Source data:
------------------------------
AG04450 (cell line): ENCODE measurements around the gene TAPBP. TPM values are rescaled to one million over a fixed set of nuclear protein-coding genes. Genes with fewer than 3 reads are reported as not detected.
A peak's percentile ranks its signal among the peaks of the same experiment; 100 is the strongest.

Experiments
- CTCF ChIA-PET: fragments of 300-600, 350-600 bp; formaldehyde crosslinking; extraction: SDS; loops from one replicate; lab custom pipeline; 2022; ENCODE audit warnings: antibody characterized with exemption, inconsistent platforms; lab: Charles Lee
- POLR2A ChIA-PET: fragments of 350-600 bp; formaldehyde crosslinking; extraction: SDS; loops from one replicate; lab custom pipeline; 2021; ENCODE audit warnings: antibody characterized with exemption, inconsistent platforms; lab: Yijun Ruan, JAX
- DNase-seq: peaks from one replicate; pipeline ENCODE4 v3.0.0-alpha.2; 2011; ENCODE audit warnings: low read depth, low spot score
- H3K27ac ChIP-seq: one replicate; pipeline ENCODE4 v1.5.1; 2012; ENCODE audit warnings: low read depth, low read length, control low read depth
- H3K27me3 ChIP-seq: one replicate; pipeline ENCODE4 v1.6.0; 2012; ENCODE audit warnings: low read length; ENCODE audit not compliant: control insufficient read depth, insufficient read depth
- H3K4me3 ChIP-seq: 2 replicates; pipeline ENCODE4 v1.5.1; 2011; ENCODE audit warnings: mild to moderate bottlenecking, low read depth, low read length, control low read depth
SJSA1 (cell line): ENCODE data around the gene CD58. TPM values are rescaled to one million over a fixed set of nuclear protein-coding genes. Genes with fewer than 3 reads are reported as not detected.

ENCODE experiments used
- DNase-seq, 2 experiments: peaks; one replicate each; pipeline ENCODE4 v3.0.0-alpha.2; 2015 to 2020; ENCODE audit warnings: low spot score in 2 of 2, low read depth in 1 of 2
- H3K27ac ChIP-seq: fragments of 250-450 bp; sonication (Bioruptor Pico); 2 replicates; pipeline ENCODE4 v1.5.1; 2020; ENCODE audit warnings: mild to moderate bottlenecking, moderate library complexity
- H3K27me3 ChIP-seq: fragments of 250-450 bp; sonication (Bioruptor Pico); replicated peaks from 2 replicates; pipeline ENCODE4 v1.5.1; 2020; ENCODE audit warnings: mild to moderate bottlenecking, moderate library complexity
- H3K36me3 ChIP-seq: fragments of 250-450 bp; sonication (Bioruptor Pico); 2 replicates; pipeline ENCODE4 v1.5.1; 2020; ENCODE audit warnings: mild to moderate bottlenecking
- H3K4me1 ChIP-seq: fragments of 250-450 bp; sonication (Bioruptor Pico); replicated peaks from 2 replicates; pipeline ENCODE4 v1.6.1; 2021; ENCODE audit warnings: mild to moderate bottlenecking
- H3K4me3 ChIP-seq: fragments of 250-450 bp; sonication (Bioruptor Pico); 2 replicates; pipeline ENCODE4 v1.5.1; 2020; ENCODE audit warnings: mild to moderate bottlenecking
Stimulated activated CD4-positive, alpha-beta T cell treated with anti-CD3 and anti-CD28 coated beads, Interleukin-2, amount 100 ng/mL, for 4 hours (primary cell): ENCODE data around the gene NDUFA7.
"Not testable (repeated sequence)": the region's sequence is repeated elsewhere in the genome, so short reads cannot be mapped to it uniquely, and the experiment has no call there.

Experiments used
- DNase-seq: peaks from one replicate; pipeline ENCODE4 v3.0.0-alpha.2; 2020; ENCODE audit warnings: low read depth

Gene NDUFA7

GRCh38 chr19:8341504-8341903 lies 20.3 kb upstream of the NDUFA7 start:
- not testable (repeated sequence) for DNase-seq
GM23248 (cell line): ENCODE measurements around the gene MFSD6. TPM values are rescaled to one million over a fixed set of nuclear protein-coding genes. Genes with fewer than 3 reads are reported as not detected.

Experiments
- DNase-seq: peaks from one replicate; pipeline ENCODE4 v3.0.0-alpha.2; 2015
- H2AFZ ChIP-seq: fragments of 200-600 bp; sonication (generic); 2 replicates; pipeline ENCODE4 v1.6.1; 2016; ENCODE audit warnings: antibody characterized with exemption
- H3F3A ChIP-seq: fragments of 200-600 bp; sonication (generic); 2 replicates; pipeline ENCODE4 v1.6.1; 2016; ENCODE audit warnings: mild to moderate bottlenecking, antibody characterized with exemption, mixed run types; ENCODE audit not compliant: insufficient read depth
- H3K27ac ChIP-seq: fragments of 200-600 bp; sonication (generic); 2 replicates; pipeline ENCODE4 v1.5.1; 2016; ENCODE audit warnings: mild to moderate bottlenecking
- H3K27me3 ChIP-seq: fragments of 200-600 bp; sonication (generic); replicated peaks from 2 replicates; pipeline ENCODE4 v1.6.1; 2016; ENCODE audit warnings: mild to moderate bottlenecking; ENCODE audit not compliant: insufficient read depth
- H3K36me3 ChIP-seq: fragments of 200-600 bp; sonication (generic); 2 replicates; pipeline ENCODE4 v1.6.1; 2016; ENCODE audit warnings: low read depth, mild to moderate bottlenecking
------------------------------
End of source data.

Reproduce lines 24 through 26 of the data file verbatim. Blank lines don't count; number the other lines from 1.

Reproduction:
- not testable (repeated sequence) for DNase-seq
GM23248 (cell line): ENCODE measurements around the gene MFSD6. TPM values are rescaled to one million over a fixed set of nuclear protein-coding genes. Genes with fewer than 3 reads are reported as not detected.

Experiments